For She Loved Much
'For She Loved Much', photographs by Maoliosa Boyle was shown at Clotworthy House 6th - 30th October 1998
Review by Siún Hanrahan
Maoliosa Boyle's exhibition 'For She Loved Much,' consists of a series of photographs taken within Derry's recently derelict Magdalene Laundry. This and a host of similar institutions throughout England and Ireland housed unmarried mothers and 'unmanageable' women. As the name of these establishments indicates, the women washed clothes during their confinement. Boyle suggests that this served as a kind of 'industrial therapy' or penance, reminiscent of that of Mary Magdalene herself perhaps. The seven photographs making up this exhibition seek to address the plight of these women by focusing on the spaces they once occupied.
As conveyed through Boyle's austere interiors, the space allotted the women was punitive. Their pregnancies were unwanted - occurring outside of marriage they were a breach of paternal authority as embodied in 'the family,' instead signifying maternal power. The women thus embodied a threat to the existing moral and legal order. The laundries contained their disruptive force.
One of the images features a lonely chair sitting in the corner of an unfinished, windowless room. The only light is that which streams in through an open door facing the viewer. Although bathed in light the placement of the chair renders it invisible from the other room. Its position speaks to that of the women themselves - isolated and safely out of the sight of a society that didn't want to know. Beyond the door the upper-wall of the work-room is made of glass. If, as Abercrombie suggests, the power of an interior space lies in the fact that it surrounds us so that we are its contents, then the impact of that space is not limited to its visual appearance but includes 'how we experience being the content of that space.' Whatever the practicalities of the glass wall, to have occupied this space was to be perpetually self-conscious of being watched. This was an isolated and supervised space.
Thus the laundry was experienced as punitive despite having been set up to shelter women cast out by society. This ambiguity concerning the laundry's role is reflected in two of Boyle's images. In one image, what looks like an antechamber to the laundry - its public face - is decently appointed but not luxurious. Perhaps this reflects the equivocation of a society that didn't consider the women criminals but didn't want socially disruptive behaviour rewarded. While, in another image, although the cruciform light pattern guiding you down a long corridor is reminiscent of a passage back to society, the journey promises to be cold and exposed and the chances of acceptance seem remote.
Writing about her experience of exile, the Iranian artist Cohreh Feyzdjou suggested that 'When you feel you don't belong to anything, then you try to make your own universe. It's a positive thing.' Whether or not this option is available in Boyle's Magdalene Laundry is an open question. The fragility of any such re-creative enterprise is indicated by the image of a closed 1960s record player on a rickety stand, beside which a wheelchair sits facing the wall. Whatever snatches of fun and 'life' were created here seem to have been easily toppled, and reminders of society's obstinate refusal of support were omnipresent.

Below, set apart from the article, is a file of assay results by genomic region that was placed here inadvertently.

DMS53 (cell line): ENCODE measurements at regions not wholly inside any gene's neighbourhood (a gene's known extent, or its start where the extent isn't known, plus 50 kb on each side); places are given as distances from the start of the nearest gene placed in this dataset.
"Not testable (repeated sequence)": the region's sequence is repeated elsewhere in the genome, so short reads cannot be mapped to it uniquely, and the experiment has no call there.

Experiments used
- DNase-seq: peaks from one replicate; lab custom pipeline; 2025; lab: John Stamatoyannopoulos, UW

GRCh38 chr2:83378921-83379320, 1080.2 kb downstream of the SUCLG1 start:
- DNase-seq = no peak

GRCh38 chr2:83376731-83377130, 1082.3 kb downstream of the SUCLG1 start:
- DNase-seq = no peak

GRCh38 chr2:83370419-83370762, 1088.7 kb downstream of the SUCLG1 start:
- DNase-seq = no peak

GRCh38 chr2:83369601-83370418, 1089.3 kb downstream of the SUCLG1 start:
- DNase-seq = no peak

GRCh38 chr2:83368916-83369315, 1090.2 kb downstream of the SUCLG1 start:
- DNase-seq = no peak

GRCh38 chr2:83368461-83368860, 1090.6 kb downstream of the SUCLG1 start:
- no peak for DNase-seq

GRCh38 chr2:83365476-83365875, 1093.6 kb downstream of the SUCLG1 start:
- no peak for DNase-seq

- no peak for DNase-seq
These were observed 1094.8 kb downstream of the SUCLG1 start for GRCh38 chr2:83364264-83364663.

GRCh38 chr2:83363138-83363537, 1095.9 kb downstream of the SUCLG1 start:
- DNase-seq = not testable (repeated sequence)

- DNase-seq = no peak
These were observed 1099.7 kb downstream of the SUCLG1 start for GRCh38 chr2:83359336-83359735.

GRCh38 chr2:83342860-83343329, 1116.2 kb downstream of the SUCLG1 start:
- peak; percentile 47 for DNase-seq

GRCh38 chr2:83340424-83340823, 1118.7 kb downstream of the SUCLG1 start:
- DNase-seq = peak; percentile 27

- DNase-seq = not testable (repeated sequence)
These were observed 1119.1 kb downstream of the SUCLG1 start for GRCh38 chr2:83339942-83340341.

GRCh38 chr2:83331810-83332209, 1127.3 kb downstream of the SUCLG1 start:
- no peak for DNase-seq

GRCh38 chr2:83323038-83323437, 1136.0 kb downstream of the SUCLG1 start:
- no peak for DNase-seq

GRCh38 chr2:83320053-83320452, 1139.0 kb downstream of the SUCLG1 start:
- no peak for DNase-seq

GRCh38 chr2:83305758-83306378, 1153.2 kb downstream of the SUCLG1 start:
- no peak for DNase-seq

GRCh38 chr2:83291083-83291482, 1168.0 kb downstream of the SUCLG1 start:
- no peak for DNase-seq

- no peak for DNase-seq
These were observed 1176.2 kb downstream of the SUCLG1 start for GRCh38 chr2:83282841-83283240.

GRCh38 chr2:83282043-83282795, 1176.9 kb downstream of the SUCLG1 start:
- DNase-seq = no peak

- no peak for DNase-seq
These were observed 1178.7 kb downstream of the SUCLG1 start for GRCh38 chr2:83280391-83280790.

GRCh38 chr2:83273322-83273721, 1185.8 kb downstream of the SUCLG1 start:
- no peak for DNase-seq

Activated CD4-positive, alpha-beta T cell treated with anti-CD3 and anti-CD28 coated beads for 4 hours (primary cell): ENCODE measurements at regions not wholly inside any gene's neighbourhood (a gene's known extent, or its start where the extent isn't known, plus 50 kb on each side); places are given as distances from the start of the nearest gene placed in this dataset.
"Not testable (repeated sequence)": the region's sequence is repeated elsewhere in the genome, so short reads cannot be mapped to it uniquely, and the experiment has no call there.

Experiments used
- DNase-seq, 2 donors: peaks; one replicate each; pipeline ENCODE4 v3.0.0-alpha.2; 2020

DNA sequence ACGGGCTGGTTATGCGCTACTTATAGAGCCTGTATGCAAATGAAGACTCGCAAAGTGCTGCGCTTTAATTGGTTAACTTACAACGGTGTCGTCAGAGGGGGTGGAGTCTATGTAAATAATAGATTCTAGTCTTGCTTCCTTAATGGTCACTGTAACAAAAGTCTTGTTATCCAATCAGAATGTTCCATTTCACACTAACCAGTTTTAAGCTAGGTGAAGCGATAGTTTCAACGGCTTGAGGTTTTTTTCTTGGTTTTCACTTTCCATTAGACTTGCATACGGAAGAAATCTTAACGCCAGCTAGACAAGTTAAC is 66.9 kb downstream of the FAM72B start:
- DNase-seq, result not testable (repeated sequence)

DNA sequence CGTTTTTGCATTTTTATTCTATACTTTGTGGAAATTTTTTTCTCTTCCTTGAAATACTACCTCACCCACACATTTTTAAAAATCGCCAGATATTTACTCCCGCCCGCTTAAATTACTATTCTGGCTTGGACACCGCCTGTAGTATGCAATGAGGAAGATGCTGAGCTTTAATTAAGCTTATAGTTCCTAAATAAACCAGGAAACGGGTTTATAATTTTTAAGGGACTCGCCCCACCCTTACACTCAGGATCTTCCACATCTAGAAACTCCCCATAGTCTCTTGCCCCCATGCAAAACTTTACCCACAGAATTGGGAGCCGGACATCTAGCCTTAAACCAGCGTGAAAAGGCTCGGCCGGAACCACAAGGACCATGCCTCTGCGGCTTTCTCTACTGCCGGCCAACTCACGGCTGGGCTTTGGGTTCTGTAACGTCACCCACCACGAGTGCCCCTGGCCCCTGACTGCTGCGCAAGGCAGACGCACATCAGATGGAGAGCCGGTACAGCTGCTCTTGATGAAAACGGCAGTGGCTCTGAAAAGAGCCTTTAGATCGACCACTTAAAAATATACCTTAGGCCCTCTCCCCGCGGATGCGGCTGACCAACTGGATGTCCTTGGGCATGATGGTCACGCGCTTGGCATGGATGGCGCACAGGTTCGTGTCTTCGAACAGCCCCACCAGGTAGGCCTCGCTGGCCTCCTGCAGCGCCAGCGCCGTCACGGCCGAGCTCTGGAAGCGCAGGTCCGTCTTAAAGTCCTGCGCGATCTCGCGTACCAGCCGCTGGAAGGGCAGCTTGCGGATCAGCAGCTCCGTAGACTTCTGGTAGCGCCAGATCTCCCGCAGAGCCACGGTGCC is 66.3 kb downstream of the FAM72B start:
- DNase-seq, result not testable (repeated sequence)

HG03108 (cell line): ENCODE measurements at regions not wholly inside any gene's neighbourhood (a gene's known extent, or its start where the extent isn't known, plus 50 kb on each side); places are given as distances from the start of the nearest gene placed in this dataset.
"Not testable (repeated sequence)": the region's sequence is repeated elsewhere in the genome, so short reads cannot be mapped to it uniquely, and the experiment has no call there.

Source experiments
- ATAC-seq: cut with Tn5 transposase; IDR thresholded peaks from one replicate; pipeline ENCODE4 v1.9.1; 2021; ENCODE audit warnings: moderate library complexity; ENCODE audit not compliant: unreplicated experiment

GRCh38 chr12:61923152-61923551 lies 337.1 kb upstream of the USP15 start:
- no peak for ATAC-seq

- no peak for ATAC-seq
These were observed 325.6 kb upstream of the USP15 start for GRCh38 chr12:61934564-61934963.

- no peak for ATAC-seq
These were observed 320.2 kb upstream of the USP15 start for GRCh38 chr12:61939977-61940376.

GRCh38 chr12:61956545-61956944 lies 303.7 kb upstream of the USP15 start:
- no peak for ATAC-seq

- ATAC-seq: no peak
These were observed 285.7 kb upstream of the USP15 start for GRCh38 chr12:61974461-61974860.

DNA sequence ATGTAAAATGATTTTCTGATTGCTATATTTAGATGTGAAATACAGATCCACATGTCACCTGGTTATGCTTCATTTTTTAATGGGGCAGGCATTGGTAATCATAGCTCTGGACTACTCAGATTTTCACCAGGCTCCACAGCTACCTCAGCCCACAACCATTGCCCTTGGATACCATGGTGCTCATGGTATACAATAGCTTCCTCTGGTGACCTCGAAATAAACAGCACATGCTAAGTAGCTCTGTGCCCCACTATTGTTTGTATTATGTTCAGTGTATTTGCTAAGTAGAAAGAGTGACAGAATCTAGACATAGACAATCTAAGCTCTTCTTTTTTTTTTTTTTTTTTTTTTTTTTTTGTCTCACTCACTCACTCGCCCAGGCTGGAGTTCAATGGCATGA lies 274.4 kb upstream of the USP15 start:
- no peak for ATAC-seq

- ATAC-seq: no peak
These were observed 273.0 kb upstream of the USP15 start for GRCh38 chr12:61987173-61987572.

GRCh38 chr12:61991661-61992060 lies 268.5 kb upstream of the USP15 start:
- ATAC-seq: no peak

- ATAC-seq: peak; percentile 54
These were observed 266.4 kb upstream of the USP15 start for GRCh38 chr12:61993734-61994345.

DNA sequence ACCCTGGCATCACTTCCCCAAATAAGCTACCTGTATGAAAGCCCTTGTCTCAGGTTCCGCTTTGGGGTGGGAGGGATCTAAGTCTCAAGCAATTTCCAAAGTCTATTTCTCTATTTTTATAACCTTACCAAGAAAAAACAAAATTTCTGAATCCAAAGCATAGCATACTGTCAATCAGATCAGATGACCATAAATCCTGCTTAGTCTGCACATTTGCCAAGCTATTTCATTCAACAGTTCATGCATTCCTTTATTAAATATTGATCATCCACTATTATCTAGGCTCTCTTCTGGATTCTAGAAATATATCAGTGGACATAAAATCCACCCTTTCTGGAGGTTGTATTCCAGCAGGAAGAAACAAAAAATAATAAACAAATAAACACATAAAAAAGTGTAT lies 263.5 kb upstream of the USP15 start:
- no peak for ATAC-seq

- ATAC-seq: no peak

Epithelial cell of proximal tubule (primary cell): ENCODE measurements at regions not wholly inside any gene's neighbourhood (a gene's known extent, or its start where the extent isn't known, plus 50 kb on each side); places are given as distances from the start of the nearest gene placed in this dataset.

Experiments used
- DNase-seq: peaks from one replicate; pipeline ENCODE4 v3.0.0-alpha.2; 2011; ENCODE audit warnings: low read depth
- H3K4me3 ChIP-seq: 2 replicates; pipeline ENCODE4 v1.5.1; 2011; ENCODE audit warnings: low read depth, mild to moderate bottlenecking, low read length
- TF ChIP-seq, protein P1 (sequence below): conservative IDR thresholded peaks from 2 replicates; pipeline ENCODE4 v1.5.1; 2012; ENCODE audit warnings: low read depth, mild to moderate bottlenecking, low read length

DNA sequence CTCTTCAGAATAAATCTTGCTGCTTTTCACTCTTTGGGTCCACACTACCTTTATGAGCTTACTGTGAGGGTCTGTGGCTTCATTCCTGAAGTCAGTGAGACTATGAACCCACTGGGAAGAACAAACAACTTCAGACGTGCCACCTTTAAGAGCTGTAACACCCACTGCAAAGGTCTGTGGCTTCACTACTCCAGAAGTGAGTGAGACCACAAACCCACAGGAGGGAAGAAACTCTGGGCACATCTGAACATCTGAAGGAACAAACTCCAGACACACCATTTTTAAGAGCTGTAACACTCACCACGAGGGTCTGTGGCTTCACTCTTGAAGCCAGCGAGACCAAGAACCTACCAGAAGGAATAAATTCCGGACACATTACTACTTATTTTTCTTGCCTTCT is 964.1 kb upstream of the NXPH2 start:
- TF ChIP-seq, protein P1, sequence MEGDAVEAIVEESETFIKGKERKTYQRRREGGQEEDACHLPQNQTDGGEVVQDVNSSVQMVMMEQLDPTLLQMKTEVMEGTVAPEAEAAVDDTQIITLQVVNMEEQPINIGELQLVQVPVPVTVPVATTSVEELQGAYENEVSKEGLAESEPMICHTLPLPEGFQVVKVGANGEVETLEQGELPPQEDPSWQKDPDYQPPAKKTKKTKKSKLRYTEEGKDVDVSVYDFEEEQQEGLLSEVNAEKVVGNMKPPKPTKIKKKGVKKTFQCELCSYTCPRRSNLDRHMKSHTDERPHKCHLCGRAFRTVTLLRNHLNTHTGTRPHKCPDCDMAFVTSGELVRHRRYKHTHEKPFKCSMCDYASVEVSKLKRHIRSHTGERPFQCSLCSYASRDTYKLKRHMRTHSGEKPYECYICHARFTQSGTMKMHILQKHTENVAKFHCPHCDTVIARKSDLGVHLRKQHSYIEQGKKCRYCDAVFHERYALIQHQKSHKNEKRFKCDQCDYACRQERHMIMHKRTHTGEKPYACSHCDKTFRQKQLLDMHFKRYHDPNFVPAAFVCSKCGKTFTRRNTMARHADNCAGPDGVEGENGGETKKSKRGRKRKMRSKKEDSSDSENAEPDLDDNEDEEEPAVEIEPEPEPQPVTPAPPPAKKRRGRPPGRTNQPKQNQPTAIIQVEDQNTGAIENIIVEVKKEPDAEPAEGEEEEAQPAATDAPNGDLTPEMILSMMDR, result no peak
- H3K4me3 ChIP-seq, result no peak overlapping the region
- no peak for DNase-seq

A set of three images of a long narrow corridor punctuated by open doors and a glass top on either wall is equally ambivalent about the possibility of creating an alternative 'universe.' On the one hand, the rooms seem to be bedrooms, in which case the glass in the wall must again remove any possibility of true privacy so that the creative potential of 'a room of her own' is denied. Furthermore, the changing light conditions of the corridor across the three images (morning to evening) implies long, monotonous days. On the other hand, the triptych inscribes cyclical time within the Magdalene Laundry. This conception of time is traditionally linked to female subjectivity (through its retaining of ideas of repetition and biological rhythms) so that a fundamentally matriarchal conception of time is shown as persisting against the odds and in stubborn opposition to the linear time of a patriarchal society. Overall, however, it is Boyle's sense of the women's 'loneliness, emptiness and loss' that dominates.
There are striking parallels between Boyle's work and Andrew Grannell's photographic series 'Vanishing Points' (Source 4:1). In both cases the empty interiors of institutions that contained society's disgraced 'other' are used to document the huge suffering occasioned by this rejection. The difficulty addressed by both artists is how do we re-member 'a forgotten and invisible minority with no voice and no presence.'
Boyle's photographs are quiet and take time to unfold but yield a remarkably rich picture of the punishment inflicted upon those who embody a vulnerability and difference that society wishes to deny in itself. The quietness of the show may be attributed in part to the relatively small scale of the photographs (20 x 30 inches). Increasing their size might give the work a more forceful impact. But then, a forceful presence was precisely what the women lacked.